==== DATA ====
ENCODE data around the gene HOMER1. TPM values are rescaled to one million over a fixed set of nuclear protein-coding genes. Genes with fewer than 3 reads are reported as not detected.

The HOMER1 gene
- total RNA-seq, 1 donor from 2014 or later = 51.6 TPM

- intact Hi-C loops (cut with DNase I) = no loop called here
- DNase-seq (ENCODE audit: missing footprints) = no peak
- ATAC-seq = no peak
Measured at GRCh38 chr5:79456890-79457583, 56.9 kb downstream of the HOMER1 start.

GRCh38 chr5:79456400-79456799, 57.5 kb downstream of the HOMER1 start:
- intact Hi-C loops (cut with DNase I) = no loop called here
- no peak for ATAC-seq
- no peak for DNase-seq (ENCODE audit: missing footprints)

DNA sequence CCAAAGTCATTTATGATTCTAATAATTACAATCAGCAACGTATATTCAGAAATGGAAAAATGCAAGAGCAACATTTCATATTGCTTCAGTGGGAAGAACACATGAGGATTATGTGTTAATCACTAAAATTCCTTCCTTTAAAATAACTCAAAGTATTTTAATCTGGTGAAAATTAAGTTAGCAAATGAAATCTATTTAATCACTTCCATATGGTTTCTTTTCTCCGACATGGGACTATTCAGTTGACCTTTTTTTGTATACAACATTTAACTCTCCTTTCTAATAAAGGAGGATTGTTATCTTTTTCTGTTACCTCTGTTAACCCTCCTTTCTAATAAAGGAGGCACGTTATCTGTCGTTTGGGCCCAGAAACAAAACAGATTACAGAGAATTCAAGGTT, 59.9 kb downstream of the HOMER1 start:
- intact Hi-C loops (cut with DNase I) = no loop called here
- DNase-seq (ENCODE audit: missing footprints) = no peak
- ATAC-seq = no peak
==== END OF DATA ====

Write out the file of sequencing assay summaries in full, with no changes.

ENCODE data around the gene HOMER1. TPM values are rescaled to one million over a fixed set of nuclear protein-coding genes. Genes with fewer than 3 reads are reported as not detected.

The HOMER1 gene
- total RNA-seq, 1 donor from 2014 or later = 51.6 TPM

- intact Hi-C loops (cut with DNase I) = no loop called here
- DNase-seq (ENCODE audit: missing footprints) = no peak
- ATAC-seq = no peak
Measured at GRCh38 chr5:79456890-79457583, 56.9 kb downstream of the HOMER1 start.

GRCh38 chr5:79456400-79456799, 57.5 kb downstream of the HOMER1 start:
- intact Hi-C loops (cut with DNase I) = no loop called here
- no peak for ATAC-seq
- no peak for DNase-seq (ENCODE audit: missing footprints)

DNA sequence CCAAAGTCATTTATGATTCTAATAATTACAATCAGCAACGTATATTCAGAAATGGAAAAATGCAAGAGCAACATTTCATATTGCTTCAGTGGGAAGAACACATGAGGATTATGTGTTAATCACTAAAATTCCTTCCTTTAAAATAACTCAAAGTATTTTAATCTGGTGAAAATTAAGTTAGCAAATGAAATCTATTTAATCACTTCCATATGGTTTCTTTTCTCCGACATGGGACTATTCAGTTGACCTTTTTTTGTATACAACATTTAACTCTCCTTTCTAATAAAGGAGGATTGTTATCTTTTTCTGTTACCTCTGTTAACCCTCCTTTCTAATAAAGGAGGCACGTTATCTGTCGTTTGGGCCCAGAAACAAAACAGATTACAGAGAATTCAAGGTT, 59.9 kb downstream of the HOMER1 start:
- intact Hi-C loops (cut with DNase I) = no loop called here
- DNase-seq (ENCODE audit: missing footprints) = no peak
- ATAC-seq = no peak